DALLAS Major airlines moved Friday to match a fare sale started by Southwest Airlines Co., as the carriers worry about weak demand for travel during a recession.
Southwest said that through Monday it would sell seats to almost everywhere it flies starting at $49 to $99 each way. Tickets must be bought at least 14 days before flying, travel must be completed by March 11 and seats are limited, the airline said.
AMR Corp.'s American Airlines, Continental Airlines Inc., US Airways Group Inc., JetBlue Airways Corp. and Delta Air Lines Inc. matched the Southwest prices, officials at those carriers said. UAL Corp.'s United Airlines has its own fare sale that began on Jan. 16, but was still studying Southwest's fare sale, spokeswoman Robin Urbanski said.
A three-day sale by AirTran ended Thursday night.
Dallas-based Southwest launched the sale shortly after announcing Thursday that it lost money in the fourth quarter, its second-straight losing quarter after 69 straight profitable ones.
Chief Executive Gary Kelly said Thursday that there was "notable softness" in February and March bookings. The day before, AMR Chief Financial Officer Thomas Horton said March looked particularly weak.
Airlines often match their rivals' fares rather than risk losing price-sensitive passengers.
Last year, airlines raised prices several times and imposed new fees on checked bags to counter rising fuel prices. Although fuel prices have fallen sharply, most of the fees are still in effect.
Meltdown 101: Travel industry vs. the 'staycation' By RYAN NAKASHIMA, AP Business Writer Ryan Nakashima, Ap Business Writer Thu Jan 22, 10:20 am ET
When the economy goes into the tank, people stay at home. But for those still willing to see what's out there, there are stupendous deals to be had.
Hotels, resorts and cruise lines are offering rock-bottom rates and doing everything they can to fill rooms, including teaming up with airlines to offer jaw-dropping package deals. And savvy consumers can reap the benefits.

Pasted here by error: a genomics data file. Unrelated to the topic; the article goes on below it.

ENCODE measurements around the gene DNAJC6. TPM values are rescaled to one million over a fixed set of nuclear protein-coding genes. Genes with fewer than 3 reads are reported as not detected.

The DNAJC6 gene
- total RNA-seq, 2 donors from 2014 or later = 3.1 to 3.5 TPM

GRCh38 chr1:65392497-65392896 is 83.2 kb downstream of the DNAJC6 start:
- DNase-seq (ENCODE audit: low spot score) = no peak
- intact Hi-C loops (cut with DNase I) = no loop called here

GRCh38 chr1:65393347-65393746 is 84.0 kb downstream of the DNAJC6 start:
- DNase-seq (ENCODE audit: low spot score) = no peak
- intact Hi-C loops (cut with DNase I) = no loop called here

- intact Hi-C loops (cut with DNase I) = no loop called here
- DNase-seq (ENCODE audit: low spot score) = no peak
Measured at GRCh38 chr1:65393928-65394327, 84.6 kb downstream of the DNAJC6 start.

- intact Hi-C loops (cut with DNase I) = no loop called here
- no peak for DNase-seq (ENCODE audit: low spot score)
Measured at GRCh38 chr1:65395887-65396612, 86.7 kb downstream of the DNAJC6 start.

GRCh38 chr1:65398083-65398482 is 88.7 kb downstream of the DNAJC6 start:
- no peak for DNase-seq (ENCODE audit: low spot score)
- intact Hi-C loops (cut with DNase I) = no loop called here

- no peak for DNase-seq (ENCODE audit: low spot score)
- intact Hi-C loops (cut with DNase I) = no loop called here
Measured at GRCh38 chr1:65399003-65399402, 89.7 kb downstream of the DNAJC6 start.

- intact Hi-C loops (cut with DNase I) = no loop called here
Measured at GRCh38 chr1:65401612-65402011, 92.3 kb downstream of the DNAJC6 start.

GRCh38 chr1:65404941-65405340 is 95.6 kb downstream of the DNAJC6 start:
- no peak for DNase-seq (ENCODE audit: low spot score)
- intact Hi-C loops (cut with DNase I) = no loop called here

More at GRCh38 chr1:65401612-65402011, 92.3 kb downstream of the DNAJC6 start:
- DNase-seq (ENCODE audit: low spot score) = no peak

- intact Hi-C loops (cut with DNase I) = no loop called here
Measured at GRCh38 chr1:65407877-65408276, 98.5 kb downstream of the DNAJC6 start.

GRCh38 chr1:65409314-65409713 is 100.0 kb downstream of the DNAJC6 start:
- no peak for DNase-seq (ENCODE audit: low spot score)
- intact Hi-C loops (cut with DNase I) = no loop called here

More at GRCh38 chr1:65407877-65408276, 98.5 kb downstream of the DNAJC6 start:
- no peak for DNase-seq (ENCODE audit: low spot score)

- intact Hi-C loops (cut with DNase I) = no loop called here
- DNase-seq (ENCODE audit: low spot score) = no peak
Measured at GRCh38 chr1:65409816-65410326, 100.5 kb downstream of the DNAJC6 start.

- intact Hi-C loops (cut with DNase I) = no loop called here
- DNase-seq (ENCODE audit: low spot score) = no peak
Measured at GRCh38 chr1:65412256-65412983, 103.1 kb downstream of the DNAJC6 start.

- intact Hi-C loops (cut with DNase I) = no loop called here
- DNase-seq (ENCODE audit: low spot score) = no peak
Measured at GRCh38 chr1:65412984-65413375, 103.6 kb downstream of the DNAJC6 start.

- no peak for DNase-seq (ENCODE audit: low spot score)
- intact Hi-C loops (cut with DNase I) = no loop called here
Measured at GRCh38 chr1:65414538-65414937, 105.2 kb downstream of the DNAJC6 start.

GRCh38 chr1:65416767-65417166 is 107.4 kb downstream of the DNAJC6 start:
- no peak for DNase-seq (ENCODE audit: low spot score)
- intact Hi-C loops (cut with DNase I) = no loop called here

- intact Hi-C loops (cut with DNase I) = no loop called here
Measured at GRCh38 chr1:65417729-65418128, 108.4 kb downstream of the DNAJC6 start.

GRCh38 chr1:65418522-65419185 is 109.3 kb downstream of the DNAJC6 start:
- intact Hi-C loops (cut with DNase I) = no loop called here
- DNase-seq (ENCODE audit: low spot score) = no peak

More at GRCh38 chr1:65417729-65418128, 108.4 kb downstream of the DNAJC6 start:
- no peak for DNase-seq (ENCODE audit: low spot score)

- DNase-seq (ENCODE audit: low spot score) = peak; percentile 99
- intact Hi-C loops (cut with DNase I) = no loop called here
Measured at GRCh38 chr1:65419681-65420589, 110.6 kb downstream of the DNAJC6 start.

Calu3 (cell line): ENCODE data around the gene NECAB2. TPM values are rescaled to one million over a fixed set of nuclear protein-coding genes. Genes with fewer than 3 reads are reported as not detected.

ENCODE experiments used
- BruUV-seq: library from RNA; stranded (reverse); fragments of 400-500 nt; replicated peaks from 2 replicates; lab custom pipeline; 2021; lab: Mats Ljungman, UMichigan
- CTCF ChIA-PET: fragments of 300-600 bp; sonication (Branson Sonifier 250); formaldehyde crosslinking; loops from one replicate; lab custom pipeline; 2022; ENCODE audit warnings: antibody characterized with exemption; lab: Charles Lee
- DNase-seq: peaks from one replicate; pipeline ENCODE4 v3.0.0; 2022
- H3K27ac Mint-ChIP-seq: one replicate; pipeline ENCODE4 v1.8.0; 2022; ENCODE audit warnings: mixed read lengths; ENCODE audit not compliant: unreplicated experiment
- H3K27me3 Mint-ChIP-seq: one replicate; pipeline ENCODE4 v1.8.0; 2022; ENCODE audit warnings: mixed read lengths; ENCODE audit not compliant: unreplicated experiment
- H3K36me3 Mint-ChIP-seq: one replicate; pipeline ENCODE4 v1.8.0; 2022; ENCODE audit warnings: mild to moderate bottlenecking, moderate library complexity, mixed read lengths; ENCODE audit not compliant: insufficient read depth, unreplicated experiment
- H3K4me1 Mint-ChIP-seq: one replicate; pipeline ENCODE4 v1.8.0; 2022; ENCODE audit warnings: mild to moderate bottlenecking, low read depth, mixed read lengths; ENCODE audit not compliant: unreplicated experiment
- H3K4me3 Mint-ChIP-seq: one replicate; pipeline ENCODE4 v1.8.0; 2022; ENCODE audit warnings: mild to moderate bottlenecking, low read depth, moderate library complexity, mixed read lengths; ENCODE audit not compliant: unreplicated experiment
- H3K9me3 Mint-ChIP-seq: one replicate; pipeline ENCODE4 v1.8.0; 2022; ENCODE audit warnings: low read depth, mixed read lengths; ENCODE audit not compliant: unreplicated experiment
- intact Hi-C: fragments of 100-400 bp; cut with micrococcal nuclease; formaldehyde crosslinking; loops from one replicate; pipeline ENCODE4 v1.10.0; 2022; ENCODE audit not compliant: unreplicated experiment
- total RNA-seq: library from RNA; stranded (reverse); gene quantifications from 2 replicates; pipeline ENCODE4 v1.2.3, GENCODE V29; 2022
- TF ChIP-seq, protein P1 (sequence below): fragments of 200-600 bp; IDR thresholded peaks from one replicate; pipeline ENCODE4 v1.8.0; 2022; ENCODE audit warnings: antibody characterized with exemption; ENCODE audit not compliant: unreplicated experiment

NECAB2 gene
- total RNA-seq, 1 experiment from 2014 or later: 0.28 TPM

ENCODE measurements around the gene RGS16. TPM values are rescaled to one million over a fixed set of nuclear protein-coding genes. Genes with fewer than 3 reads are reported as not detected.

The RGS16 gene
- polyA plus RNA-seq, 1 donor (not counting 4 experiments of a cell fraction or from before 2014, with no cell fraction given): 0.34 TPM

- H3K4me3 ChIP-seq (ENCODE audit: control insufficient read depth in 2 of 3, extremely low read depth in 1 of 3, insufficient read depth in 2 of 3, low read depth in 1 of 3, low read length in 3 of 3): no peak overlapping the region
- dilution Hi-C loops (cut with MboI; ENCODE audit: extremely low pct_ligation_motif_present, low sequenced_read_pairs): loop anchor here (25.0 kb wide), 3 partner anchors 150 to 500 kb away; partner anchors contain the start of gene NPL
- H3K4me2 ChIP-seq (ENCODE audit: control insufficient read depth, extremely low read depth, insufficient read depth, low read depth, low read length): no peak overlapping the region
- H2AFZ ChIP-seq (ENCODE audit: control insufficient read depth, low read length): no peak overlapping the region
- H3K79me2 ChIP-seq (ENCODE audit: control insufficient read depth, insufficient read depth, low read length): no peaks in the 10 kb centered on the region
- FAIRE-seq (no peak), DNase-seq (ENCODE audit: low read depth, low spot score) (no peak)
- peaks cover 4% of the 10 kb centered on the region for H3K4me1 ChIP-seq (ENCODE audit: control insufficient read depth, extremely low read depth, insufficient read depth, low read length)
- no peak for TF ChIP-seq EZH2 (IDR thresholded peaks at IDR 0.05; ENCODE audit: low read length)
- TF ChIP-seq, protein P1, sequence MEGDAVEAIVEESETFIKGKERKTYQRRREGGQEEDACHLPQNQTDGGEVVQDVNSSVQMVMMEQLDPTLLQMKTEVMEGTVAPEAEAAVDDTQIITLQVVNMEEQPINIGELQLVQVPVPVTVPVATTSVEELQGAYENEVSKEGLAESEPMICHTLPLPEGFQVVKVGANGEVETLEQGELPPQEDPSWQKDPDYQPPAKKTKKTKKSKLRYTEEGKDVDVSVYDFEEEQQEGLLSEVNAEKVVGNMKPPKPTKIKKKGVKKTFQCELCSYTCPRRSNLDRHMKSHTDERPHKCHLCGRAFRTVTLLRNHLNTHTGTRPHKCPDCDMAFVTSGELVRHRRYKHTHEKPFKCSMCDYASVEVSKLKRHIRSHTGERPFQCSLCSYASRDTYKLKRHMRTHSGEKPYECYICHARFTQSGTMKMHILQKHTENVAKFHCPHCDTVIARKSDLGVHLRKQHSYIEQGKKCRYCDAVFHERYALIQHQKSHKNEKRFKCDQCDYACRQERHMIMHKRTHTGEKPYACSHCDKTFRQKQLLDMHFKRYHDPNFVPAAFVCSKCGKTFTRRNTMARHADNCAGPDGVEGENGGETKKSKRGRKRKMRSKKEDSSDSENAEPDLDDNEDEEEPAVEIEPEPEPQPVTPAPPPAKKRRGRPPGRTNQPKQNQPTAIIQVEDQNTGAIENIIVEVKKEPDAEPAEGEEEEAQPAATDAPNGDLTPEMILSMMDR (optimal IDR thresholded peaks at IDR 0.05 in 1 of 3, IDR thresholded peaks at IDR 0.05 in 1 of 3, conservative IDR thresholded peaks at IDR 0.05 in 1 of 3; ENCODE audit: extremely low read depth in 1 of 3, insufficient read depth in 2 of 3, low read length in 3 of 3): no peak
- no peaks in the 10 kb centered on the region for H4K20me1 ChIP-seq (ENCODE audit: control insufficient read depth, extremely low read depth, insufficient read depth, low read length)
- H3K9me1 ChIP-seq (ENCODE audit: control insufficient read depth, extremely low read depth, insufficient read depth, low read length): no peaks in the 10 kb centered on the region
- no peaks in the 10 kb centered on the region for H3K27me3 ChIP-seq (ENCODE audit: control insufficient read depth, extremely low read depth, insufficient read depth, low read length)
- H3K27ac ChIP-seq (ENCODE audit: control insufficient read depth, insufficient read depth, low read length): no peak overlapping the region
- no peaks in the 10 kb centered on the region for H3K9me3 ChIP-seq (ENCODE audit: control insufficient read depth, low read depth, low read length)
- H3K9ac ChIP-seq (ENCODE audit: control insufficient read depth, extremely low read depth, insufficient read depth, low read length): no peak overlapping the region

A case in point: This reporter recently booked a Waldorf Astoria suite in the Palm Springs, Calif., area through Priceline.com for about $130 after taxes -- in the middle of a holiday weekend, no less. Although we didn't know where we'd end up, the 900-square-foot "Spa Villa" where we ended up staying is listed next weekend for $679 a night.
The Walt Disney Co. is also offering a seven-night stay at its Walt Disney World resorts, including seven days of park tickets, for the price of four nights and four days of tickets. And it's throwing in a $200 gift card that can be spent on food and merchandise.
According to one travel agency Web site's spokeswoman, travel deals haven't been better since the aftermath of 9/11.
Here are some questions and answers about what kind of deals are out there and how to snag them.
Q: Why are companies offering such cut rates now?
A: Around the world, occupancy and room rates are down as business travel has fallen and vacationers are staying at home because of the recession. According to Smith Travel Research, occupancy in North American hotels was down 10.3 percent in November from a year ago, to 52.3 percent. The average daily rate was down 3.3 percent, to $101.84, while the revenue per available room was down 13.3 percent, to $53.28.
In other words, hotels are about half-full these days. And if you are a paying customer, management is willing to cut you a deal.